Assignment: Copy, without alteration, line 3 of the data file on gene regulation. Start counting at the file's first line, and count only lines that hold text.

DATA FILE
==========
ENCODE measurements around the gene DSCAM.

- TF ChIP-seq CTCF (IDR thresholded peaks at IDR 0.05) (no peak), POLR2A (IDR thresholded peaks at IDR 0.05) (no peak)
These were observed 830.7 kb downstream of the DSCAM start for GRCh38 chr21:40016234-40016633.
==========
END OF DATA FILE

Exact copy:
These were observed 830.7 kb downstream of the DSCAM start for GRCh38 chr21:40016234-40016633.